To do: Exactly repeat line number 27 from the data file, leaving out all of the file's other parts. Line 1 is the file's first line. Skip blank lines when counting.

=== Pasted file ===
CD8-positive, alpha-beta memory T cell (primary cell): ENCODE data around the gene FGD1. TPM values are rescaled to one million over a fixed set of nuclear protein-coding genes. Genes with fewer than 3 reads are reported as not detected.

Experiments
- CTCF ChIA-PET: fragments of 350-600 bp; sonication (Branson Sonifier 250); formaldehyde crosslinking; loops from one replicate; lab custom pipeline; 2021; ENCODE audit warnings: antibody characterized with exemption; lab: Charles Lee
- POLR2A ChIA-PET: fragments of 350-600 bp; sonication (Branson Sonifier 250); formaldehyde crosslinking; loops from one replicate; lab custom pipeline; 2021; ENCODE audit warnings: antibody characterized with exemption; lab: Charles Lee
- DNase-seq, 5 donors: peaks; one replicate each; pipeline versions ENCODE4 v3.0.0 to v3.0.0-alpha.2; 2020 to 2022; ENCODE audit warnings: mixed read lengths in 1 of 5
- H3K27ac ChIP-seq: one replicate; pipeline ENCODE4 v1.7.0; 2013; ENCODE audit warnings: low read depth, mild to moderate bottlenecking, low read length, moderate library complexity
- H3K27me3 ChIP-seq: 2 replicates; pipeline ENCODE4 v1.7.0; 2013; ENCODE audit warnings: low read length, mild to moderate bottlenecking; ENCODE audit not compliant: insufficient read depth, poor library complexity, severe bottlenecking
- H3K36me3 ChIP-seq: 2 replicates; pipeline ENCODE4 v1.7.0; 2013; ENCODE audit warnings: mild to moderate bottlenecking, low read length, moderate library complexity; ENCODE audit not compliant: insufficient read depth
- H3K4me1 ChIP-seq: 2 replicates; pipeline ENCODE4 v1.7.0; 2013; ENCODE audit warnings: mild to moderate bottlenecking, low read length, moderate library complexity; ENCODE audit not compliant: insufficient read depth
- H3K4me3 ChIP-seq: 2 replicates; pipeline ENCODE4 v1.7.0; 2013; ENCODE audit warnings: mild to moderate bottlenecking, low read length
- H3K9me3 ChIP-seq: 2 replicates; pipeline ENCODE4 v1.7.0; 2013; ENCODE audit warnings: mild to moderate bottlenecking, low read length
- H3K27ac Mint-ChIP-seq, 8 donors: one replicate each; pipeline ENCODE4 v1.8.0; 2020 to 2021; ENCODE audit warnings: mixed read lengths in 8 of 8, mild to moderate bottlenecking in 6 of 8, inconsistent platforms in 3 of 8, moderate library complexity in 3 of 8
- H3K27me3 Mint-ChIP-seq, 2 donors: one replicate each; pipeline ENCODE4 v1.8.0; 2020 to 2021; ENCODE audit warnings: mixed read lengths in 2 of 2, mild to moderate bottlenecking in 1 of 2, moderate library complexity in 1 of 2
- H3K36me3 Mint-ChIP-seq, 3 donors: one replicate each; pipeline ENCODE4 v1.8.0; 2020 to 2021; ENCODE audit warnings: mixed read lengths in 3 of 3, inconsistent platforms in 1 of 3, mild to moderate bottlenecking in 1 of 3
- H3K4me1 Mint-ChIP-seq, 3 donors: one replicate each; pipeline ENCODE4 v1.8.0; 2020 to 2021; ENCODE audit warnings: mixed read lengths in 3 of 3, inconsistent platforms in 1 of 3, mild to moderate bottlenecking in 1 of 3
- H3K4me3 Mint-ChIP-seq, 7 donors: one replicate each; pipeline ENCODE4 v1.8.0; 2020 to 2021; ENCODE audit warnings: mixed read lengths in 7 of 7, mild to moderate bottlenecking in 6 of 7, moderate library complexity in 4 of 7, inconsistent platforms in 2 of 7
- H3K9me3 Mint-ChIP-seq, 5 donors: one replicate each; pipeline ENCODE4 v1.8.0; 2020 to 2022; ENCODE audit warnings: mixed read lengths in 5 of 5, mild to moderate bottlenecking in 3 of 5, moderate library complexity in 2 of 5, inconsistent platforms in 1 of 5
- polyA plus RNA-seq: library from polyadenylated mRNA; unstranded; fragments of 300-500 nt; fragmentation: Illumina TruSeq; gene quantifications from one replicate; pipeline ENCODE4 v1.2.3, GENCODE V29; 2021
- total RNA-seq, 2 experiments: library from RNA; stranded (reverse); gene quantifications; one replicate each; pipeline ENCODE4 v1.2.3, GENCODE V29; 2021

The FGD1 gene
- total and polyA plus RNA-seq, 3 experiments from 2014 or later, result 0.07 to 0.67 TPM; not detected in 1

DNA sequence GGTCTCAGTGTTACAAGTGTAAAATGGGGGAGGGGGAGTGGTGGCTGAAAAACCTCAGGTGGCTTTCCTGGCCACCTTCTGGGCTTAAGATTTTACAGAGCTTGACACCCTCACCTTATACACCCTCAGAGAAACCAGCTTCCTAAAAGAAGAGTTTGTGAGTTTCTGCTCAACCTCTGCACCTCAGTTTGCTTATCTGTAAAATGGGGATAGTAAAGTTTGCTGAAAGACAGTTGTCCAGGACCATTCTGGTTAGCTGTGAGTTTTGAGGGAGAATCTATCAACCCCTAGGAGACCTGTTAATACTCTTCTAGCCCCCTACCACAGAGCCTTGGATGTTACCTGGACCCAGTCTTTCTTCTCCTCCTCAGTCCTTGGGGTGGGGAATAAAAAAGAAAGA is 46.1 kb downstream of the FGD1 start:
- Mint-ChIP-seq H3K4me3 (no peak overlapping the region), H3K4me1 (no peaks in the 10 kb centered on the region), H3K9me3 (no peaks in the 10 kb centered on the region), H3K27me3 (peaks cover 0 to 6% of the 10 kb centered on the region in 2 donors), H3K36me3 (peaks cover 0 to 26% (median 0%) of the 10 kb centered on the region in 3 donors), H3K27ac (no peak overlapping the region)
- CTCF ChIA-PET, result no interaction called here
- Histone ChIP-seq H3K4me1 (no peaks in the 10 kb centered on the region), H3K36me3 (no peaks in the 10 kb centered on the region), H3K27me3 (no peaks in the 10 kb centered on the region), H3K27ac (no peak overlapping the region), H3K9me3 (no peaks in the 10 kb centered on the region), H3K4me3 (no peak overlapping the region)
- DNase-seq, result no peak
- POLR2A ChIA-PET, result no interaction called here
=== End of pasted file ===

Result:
- POLR2A ChIA-PET, result no interaction called here